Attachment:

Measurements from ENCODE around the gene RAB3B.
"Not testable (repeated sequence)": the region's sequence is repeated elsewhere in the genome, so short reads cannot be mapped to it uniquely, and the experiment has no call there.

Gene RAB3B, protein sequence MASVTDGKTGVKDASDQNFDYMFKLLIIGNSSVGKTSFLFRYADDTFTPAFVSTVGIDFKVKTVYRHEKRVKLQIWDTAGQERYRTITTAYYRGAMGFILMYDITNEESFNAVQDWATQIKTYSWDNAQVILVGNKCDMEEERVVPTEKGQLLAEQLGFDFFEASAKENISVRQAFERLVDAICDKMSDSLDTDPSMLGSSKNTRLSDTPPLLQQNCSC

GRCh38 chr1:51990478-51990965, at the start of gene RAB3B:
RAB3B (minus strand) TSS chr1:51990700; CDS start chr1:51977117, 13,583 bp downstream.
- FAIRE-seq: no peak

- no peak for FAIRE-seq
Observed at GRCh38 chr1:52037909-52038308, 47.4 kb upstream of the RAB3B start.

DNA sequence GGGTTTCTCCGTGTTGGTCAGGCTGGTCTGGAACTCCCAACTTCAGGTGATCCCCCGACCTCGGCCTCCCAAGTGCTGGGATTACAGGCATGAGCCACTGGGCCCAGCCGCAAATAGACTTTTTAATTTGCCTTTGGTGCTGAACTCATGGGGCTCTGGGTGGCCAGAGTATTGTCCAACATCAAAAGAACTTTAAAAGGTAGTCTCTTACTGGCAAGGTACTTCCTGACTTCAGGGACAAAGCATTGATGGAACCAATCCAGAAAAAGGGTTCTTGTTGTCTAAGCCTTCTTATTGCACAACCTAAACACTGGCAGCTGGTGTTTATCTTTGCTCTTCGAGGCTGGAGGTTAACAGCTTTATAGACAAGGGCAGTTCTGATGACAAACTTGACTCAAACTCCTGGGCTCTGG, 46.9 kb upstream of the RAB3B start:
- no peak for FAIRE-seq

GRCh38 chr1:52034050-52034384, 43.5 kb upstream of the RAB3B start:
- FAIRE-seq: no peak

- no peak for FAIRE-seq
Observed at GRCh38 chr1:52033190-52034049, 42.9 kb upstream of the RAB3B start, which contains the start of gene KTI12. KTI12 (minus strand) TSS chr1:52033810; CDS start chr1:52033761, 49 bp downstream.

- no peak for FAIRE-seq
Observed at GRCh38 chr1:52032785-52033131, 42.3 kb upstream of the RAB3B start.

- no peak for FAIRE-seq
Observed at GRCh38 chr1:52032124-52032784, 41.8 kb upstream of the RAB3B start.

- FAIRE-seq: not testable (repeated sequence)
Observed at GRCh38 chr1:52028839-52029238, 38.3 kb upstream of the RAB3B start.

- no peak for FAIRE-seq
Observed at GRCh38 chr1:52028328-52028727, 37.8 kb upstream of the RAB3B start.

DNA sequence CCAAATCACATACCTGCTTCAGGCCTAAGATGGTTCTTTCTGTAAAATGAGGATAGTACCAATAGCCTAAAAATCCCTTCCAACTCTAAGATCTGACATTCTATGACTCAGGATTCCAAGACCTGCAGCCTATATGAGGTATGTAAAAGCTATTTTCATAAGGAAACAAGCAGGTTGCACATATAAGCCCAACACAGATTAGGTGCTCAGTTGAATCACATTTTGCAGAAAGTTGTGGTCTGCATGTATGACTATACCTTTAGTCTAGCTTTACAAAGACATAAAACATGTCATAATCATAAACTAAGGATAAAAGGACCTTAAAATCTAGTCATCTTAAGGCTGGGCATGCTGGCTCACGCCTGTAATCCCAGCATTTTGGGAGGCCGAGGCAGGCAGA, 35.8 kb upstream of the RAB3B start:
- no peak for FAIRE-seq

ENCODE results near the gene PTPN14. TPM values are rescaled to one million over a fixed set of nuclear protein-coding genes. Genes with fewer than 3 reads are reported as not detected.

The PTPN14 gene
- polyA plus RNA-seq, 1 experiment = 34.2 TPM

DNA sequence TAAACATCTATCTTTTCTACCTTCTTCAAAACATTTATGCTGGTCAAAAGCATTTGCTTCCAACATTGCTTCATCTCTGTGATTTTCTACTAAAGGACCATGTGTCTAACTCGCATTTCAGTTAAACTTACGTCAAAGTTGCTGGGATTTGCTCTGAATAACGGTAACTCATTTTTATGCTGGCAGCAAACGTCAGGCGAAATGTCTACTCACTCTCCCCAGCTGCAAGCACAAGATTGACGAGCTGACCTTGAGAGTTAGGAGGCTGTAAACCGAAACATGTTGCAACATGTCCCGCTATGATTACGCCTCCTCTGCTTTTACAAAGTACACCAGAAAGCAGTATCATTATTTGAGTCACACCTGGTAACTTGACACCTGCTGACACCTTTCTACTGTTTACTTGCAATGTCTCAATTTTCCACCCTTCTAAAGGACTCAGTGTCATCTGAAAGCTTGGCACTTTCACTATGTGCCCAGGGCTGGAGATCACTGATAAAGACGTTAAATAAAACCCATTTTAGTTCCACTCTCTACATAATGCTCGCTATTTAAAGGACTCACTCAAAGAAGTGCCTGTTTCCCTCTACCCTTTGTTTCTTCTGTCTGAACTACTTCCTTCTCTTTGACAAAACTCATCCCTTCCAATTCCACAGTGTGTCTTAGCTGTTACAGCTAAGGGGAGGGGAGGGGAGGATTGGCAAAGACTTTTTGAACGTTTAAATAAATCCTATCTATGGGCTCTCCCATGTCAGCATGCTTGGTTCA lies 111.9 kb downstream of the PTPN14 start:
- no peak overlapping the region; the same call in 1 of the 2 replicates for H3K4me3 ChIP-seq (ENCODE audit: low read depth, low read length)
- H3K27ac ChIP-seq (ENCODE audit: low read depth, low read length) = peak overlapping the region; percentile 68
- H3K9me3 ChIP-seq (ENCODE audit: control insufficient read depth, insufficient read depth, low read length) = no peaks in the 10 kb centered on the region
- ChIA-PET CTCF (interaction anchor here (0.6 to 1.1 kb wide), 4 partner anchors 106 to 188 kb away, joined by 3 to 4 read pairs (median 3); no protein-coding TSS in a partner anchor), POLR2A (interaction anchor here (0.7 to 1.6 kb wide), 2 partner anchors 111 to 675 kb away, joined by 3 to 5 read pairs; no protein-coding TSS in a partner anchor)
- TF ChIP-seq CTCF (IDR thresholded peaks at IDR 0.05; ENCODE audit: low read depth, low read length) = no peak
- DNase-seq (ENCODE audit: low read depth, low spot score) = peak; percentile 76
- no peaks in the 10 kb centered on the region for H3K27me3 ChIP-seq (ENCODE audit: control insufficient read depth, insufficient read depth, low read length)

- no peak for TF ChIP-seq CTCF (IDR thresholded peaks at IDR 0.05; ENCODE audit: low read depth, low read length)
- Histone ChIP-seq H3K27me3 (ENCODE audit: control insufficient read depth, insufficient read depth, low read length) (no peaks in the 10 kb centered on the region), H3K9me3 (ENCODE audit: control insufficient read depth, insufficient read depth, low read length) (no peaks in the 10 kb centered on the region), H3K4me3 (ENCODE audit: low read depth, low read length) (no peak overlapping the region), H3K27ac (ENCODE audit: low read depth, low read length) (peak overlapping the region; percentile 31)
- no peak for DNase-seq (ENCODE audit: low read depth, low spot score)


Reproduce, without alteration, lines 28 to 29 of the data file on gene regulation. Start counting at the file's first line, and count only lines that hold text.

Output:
DNA sequence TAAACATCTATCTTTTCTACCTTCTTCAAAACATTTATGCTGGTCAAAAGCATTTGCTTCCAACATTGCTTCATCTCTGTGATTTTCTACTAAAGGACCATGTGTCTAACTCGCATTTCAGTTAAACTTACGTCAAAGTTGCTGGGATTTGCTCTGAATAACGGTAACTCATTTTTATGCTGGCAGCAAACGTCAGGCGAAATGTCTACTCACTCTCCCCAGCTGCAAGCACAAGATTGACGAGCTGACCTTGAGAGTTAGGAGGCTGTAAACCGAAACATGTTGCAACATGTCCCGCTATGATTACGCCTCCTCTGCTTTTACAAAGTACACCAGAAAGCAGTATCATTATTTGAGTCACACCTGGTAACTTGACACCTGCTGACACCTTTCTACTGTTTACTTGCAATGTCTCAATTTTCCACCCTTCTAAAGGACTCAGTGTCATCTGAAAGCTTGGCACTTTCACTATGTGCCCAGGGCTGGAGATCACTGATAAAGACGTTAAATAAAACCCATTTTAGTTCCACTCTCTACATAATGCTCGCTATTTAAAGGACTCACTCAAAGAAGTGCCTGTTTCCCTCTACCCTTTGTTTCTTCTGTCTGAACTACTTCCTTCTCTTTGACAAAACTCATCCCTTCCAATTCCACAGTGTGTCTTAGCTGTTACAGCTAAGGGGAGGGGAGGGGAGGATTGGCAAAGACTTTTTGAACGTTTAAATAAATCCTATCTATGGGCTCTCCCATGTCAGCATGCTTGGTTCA lies 111.9 kb downstream of the PTPN14 start:
- no peak overlapping the region; the same call in 1 of the 2 replicates for H3K4me3 ChIP-seq (ENCODE audit: low read depth, low read length)